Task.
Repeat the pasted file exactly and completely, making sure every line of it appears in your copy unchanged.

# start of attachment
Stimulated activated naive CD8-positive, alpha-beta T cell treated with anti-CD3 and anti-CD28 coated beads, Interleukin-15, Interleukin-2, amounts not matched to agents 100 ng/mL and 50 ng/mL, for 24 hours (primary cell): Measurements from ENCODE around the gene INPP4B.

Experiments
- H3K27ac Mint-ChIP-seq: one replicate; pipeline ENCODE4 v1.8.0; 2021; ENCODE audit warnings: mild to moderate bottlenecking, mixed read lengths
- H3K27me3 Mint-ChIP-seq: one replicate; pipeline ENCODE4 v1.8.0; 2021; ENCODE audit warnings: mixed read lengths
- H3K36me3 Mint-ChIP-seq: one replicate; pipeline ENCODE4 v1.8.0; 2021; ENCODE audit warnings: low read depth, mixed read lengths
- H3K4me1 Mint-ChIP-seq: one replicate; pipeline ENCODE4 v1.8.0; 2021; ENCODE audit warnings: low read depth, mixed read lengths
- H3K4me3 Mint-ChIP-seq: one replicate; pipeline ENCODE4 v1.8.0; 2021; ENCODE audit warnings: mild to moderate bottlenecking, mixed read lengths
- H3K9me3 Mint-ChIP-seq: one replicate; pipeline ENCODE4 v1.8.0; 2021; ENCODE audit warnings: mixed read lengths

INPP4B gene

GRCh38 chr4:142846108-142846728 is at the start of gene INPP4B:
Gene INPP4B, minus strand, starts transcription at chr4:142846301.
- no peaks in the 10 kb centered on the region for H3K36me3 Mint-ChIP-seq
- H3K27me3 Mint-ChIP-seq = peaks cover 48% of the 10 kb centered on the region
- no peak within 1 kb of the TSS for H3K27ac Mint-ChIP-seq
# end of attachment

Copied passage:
Stimulated activated naive CD8-positive, alpha-beta T cell treated with anti-CD3 and anti-CD28 coated beads, Interleukin-15, Interleukin-2, amounts not matched to agents 100 ng/mL and 50 ng/mL, for 24 hours (primary cell): Measurements from ENCODE around the gene INPP4B.

Experiments
- H3K27ac Mint-ChIP-seq: one replicate; pipeline ENCODE4 v1.8.0; 2021; ENCODE audit warnings: mild to moderate bottlenecking, mixed read lengths
- H3K27me3 Mint-ChIP-seq: one replicate; pipeline ENCODE4 v1.8.0; 2021; ENCODE audit warnings: mixed read lengths
- H3K36me3 Mint-ChIP-seq: one replicate; pipeline ENCODE4 v1.8.0; 2021; ENCODE audit warnings: low read depth, mixed read lengths
- H3K4me1 Mint-ChIP-seq: one replicate; pipeline ENCODE4 v1.8.0; 2021; ENCODE audit warnings: low read depth, mixed read lengths
- H3K4me3 Mint-ChIP-seq: one replicate; pipeline ENCODE4 v1.8.0; 2021; ENCODE audit warnings: mild to moderate bottlenecking, mixed read lengths
- H3K9me3 Mint-ChIP-seq: one replicate; pipeline ENCODE4 v1.8.0; 2021; ENCODE audit warnings: mixed read lengths

INPP4B gene

GRCh38 chr4:142846108-142846728 is at the start of gene INPP4B:
Gene INPP4B, minus strand, starts transcription at chr4:142846301.
- no peaks in the 10 kb centered on the region for H3K36me3 Mint-ChIP-seq
- H3K27me3 Mint-ChIP-seq = peaks cover 48% of the 10 kb centered on the region
- no peak within 1 kb of the TSS for H3K27ac Mint-ChIP-seq